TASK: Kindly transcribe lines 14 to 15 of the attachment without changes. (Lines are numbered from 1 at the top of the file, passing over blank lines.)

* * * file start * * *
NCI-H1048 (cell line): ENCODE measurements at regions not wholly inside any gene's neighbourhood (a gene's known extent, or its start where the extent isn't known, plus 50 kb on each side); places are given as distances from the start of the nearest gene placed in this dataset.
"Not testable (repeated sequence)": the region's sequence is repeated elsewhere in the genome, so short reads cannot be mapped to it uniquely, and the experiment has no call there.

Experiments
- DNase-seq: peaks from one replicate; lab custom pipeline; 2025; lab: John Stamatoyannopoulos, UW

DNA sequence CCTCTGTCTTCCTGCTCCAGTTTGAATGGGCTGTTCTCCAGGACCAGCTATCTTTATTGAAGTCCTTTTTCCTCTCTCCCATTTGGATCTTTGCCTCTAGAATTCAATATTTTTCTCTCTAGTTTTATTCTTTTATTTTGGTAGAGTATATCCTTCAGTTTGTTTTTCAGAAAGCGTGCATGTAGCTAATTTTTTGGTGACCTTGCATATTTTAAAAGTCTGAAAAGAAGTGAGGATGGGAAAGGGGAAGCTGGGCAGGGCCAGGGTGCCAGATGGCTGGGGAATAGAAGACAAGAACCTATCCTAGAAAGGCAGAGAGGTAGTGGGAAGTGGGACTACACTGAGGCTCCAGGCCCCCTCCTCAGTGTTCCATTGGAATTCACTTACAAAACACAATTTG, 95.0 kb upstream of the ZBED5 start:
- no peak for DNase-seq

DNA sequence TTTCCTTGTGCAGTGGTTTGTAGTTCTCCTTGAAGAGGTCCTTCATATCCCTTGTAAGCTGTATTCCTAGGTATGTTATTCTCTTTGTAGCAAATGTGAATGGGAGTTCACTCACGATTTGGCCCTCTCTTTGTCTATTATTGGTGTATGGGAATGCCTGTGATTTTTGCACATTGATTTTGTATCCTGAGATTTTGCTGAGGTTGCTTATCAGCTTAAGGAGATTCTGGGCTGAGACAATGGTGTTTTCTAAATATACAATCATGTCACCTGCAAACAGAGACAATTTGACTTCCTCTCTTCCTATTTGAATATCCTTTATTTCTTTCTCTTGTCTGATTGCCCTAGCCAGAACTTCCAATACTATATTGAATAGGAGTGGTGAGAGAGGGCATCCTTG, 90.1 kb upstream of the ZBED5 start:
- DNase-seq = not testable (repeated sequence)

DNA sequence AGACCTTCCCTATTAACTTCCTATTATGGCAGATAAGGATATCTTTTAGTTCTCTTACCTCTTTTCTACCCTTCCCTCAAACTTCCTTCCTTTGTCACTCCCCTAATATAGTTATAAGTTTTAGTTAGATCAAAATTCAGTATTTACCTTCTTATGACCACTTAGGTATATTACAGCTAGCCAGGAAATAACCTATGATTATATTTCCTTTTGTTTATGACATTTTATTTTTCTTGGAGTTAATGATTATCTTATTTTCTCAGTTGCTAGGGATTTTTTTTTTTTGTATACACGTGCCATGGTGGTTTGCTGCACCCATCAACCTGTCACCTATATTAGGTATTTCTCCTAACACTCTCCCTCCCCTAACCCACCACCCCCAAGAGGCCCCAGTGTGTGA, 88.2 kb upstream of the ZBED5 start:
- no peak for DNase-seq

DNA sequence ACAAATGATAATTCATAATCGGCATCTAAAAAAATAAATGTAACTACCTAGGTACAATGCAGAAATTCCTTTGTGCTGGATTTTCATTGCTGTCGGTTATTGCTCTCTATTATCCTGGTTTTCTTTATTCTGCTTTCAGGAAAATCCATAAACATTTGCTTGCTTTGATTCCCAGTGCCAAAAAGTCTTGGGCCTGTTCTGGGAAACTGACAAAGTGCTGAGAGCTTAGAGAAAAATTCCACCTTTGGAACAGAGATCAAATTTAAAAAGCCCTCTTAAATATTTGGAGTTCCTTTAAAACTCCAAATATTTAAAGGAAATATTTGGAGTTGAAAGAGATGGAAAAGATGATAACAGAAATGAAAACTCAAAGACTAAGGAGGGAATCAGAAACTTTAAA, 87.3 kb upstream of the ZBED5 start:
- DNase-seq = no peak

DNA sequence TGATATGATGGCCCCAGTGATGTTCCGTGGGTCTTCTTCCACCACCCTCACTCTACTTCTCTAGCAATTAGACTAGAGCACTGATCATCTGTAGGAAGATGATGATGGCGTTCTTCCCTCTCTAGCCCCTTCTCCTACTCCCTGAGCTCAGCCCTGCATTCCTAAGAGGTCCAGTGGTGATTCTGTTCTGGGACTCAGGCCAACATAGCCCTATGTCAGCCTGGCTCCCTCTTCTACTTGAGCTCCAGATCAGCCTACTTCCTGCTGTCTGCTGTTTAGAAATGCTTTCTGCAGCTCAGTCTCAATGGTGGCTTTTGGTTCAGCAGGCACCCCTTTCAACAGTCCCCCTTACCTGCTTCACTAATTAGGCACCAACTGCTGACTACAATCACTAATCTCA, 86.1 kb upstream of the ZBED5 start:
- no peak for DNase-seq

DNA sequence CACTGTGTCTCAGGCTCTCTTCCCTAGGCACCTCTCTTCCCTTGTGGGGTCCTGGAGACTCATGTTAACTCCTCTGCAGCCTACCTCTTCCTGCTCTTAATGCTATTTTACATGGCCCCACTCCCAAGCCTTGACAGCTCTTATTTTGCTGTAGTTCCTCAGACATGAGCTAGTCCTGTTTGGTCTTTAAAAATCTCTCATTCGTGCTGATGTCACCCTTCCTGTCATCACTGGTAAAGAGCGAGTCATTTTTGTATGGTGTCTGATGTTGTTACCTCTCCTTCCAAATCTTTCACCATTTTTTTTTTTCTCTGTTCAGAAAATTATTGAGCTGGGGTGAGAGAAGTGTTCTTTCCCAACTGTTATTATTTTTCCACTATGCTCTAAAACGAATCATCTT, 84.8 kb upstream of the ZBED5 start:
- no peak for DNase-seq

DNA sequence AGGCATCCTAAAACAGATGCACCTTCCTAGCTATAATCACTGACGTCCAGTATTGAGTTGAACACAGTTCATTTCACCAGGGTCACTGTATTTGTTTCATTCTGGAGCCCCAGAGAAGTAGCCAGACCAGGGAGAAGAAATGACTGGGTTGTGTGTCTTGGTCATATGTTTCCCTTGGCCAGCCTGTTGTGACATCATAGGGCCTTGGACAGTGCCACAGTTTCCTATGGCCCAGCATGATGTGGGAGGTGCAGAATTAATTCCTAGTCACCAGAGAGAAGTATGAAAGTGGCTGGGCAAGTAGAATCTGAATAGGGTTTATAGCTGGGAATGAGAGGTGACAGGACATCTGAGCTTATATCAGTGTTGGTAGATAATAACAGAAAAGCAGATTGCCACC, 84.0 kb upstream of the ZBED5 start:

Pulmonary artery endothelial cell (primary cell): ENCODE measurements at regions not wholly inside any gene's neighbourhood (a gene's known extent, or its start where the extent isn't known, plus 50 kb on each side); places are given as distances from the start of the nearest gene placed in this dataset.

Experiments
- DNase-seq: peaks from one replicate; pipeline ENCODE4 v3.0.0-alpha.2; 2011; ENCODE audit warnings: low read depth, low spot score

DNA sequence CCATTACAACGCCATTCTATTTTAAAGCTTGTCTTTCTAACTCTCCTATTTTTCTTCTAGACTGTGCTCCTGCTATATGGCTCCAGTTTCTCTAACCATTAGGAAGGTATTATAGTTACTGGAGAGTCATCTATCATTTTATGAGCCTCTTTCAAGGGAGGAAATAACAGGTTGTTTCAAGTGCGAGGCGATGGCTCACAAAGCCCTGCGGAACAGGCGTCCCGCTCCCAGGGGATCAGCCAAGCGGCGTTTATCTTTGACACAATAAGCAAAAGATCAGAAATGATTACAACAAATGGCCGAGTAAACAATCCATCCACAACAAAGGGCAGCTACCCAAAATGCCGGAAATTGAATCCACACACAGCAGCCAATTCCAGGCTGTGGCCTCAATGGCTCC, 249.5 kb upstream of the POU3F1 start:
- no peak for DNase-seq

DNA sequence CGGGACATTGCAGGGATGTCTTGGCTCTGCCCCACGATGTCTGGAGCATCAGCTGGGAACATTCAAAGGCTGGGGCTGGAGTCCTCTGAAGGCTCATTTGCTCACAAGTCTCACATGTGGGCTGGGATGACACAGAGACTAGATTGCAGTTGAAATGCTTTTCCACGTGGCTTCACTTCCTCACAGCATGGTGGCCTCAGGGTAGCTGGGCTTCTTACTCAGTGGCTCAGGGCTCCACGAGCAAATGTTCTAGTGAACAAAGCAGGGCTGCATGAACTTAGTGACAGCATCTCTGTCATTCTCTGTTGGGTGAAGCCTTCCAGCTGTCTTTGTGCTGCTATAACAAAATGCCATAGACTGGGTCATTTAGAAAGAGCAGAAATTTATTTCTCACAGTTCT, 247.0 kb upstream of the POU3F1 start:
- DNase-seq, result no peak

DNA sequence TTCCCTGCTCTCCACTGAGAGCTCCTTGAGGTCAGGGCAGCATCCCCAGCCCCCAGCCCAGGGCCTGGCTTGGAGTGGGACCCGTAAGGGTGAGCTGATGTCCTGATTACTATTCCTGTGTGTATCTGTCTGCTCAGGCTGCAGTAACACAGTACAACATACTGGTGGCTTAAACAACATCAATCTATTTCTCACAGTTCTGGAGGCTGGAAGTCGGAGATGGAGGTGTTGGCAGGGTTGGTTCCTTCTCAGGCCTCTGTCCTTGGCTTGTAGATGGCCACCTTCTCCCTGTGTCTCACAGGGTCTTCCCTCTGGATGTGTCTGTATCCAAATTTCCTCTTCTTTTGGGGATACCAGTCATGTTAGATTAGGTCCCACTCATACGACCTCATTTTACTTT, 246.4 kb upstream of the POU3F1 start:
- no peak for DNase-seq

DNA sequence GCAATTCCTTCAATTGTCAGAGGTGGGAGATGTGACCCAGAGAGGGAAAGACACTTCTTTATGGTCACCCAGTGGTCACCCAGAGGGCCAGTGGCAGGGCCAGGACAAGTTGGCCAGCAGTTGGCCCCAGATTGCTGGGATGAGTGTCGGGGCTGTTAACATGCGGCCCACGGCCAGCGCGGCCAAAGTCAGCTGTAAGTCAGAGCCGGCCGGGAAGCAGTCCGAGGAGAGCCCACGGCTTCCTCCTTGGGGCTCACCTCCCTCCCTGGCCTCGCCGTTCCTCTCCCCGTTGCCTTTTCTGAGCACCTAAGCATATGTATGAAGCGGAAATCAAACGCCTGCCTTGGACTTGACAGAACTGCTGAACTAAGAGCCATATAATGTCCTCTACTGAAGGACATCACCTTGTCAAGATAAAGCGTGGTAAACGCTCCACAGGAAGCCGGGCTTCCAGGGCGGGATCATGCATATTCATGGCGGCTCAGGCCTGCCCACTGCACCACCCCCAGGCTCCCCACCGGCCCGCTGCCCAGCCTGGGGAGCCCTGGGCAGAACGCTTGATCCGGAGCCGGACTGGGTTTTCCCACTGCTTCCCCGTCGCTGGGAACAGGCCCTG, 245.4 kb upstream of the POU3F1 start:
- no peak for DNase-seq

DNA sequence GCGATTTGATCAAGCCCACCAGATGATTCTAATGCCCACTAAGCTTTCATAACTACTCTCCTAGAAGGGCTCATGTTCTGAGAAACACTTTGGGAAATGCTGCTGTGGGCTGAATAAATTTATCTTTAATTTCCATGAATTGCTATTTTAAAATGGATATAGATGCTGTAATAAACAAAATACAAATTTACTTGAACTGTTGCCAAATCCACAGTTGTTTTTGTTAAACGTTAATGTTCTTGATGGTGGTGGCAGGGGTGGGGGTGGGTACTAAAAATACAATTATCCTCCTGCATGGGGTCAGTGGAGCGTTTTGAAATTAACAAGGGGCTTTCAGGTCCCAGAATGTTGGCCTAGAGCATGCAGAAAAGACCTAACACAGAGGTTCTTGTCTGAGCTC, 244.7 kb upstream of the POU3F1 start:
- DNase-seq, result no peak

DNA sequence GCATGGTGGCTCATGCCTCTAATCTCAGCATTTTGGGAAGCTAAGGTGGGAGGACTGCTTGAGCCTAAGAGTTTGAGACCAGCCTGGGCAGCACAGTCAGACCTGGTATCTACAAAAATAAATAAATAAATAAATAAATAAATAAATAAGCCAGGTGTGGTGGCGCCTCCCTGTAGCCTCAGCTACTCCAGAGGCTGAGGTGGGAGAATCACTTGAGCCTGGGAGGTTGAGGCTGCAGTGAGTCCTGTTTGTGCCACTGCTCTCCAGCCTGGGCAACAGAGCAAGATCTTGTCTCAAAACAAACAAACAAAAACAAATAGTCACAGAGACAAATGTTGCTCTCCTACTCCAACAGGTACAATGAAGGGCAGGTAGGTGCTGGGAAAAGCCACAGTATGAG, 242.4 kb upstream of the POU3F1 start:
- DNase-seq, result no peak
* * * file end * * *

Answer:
- no peak for DNase-seq

DNA sequence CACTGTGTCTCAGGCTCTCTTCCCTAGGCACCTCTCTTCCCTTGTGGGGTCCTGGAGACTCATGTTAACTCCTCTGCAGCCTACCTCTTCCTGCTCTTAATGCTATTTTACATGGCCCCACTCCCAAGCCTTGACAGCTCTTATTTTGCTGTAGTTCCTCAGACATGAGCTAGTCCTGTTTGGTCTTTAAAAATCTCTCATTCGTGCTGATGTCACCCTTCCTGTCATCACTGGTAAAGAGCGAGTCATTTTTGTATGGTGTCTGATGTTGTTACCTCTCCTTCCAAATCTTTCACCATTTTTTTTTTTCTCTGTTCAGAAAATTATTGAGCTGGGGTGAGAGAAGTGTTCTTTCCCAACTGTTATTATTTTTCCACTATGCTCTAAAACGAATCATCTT, 84.8 kb upstream of the ZBED5 start: